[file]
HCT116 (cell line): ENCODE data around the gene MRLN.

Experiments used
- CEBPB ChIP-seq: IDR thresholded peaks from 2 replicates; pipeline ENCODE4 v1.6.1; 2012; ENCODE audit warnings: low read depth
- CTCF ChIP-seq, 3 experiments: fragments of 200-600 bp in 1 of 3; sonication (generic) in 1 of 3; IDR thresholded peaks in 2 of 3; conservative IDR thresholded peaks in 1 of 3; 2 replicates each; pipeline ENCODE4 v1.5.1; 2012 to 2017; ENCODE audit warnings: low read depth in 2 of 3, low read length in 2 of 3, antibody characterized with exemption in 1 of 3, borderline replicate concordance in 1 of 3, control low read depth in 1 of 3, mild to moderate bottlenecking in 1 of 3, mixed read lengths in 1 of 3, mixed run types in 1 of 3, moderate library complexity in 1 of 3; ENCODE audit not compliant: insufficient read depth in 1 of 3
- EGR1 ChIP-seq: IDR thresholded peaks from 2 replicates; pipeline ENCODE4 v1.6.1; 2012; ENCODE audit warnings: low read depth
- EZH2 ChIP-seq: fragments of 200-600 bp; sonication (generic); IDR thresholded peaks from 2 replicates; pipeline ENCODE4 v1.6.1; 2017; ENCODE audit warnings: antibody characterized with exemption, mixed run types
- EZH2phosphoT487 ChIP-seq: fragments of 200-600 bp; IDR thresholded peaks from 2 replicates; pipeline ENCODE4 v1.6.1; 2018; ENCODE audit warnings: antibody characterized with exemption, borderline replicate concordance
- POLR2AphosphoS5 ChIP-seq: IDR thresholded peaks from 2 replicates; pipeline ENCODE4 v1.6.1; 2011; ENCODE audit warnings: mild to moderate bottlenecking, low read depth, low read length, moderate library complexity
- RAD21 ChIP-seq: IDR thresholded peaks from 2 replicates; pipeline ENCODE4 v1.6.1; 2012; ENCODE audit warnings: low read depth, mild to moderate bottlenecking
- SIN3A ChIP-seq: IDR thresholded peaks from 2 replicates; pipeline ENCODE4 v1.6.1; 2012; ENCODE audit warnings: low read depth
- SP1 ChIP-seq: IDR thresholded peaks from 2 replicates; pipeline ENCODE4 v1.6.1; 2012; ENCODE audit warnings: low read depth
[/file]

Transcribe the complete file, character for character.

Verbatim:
HCT116 (cell line): ENCODE data around the gene MRLN.

Experiments used
- CEBPB ChIP-seq: IDR thresholded peaks from 2 replicates; pipeline ENCODE4 v1.6.1; 2012; ENCODE audit warnings: low read depth
- CTCF ChIP-seq, 3 experiments: fragments of 200-600 bp in 1 of 3; sonication (generic) in 1 of 3; IDR thresholded peaks in 2 of 3; conservative IDR thresholded peaks in 1 of 3; 2 replicates each; pipeline ENCODE4 v1.5.1; 2012 to 2017; ENCODE audit warnings: low read depth in 2 of 3, low read length in 2 of 3, antibody characterized with exemption in 1 of 3, borderline replicate concordance in 1 of 3, control low read depth in 1 of 3, mild to moderate bottlenecking in 1 of 3, mixed read lengths in 1 of 3, mixed run types in 1 of 3, moderate library complexity in 1 of 3; ENCODE audit not compliant: insufficient read depth in 1 of 3
- EGR1 ChIP-seq: IDR thresholded peaks from 2 replicates; pipeline ENCODE4 v1.6.1; 2012; ENCODE audit warnings: low read depth
- EZH2 ChIP-seq: fragments of 200-600 bp; sonication (generic); IDR thresholded peaks from 2 replicates; pipeline ENCODE4 v1.6.1; 2017; ENCODE audit warnings: antibody characterized with exemption, mixed run types
- EZH2phosphoT487 ChIP-seq: fragments of 200-600 bp; IDR thresholded peaks from 2 replicates; pipeline ENCODE4 v1.6.1; 2018; ENCODE audit warnings: antibody characterized with exemption, borderline replicate concordance
- POLR2AphosphoS5 ChIP-seq: IDR thresholded peaks from 2 replicates; pipeline ENCODE4 v1.6.1; 2011; ENCODE audit warnings: mild to moderate bottlenecking, low read depth, low read length, moderate library complexity
- RAD21 ChIP-seq: IDR thresholded peaks from 2 replicates; pipeline ENCODE4 v1.6.1; 2012; ENCODE audit warnings: low read depth, mild to moderate bottlenecking
- SIN3A ChIP-seq: IDR thresholded peaks from 2 replicates; pipeline ENCODE4 v1.6.1; 2012; ENCODE audit warnings: low read depth
- SP1 ChIP-seq: IDR thresholded peaks from 2 replicates; pipeline ENCODE4 v1.6.1; 2012; ENCODE audit warnings: low read depth